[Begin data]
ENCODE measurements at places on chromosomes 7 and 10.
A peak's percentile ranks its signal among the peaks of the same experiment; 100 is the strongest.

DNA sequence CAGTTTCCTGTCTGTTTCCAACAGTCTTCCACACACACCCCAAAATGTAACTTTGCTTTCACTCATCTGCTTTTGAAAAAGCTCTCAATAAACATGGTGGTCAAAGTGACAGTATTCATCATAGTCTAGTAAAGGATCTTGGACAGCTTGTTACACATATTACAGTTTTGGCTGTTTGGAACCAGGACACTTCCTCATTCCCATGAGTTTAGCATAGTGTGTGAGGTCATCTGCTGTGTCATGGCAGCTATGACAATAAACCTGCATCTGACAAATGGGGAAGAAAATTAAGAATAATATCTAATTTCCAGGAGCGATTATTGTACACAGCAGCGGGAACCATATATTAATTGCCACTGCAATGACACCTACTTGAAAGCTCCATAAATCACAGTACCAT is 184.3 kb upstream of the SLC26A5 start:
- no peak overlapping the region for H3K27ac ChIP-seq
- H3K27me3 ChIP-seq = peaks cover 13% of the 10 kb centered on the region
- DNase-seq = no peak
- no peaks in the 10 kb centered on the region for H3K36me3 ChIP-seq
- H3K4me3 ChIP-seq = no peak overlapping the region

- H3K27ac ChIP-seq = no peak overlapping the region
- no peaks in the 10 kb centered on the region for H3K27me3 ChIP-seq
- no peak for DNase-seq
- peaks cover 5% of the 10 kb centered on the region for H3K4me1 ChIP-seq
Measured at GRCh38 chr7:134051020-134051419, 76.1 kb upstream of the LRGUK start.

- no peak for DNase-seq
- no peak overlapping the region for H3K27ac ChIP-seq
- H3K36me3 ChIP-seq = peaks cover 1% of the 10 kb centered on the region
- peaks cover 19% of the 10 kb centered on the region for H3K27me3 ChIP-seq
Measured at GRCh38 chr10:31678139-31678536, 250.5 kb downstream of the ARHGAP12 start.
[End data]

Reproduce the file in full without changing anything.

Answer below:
ENCODE measurements at places on chromosomes 7 and 10.
A peak's percentile ranks its signal among the peaks of the same experiment; 100 is the strongest.

DNA sequence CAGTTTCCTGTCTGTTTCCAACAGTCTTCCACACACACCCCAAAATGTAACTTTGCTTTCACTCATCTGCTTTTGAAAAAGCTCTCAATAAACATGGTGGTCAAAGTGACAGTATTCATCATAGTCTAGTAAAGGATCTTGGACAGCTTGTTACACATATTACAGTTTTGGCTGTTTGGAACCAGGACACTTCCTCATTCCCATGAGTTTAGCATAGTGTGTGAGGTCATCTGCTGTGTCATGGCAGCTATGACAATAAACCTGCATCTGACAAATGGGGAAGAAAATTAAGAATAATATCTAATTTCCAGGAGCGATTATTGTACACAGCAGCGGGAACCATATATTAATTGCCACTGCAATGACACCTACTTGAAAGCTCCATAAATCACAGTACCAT is 184.3 kb upstream of the SLC26A5 start:
- no peak overlapping the region for H3K27ac ChIP-seq
- H3K27me3 ChIP-seq = peaks cover 13% of the 10 kb centered on the region
- DNase-seq = no peak
- no peaks in the 10 kb centered on the region for H3K36me3 ChIP-seq
- H3K4me3 ChIP-seq = no peak overlapping the region

- H3K27ac ChIP-seq = no peak overlapping the region
- no peaks in the 10 kb centered on the region for H3K27me3 ChIP-seq
- no peak for DNase-seq
- peaks cover 5% of the 10 kb centered on the region for H3K4me1 ChIP-seq
Measured at GRCh38 chr7:134051020-134051419, 76.1 kb upstream of the LRGUK start.

- no peak for DNase-seq
- no peak overlapping the region for H3K27ac ChIP-seq
- H3K36me3 ChIP-seq = peaks cover 1% of the 10 kb centered on the region
- peaks cover 19% of the 10 kb centered on the region for H3K27me3 ChIP-seq
Measured at GRCh38 chr10:31678139-31678536, 250.5 kb downstream of the ARHGAP12 start.